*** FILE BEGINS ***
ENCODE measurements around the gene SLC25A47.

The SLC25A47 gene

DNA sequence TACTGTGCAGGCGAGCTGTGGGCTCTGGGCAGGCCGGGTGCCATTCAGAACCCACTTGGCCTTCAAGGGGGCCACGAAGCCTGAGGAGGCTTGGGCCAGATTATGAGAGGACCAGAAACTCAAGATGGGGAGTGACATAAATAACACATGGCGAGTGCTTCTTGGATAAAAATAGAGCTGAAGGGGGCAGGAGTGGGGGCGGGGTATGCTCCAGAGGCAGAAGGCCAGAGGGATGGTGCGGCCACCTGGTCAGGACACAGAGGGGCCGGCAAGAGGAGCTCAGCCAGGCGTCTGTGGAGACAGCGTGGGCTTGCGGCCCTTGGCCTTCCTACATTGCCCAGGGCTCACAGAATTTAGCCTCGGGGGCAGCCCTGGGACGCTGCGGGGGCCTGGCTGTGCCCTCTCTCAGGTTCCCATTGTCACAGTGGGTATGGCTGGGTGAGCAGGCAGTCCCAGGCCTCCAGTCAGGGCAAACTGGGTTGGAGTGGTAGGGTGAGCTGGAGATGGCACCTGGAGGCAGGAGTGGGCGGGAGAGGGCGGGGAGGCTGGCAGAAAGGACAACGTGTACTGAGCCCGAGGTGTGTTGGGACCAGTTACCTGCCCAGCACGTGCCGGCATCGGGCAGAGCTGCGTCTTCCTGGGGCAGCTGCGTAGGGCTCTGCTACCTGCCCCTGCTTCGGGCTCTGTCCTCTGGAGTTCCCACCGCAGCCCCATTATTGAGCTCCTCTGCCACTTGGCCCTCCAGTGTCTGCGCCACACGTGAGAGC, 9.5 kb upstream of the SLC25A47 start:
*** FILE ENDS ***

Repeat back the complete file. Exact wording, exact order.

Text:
ENCODE measurements around the gene SLC25A47.

The SLC25A47 gene

DNA sequence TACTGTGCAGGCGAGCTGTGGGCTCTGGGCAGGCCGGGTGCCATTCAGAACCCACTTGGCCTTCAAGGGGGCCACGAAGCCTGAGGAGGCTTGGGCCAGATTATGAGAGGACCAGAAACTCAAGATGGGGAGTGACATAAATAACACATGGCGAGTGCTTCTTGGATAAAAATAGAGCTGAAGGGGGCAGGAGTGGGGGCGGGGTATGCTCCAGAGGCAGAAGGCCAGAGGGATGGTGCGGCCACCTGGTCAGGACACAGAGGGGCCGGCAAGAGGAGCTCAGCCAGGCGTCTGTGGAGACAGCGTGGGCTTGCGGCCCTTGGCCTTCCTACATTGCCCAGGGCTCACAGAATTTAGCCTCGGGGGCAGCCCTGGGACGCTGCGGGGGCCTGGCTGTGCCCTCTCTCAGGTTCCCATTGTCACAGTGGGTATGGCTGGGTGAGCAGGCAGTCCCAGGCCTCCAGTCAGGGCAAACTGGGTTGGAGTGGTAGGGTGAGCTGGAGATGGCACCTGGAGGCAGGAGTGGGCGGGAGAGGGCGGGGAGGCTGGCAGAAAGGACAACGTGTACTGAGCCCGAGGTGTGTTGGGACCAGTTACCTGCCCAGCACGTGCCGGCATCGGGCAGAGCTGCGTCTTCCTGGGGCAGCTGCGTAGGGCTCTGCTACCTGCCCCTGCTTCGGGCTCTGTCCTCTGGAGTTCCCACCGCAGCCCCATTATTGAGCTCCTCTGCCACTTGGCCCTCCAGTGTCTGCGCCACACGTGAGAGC, 9.5 kb upstream of the SLC25A47 start: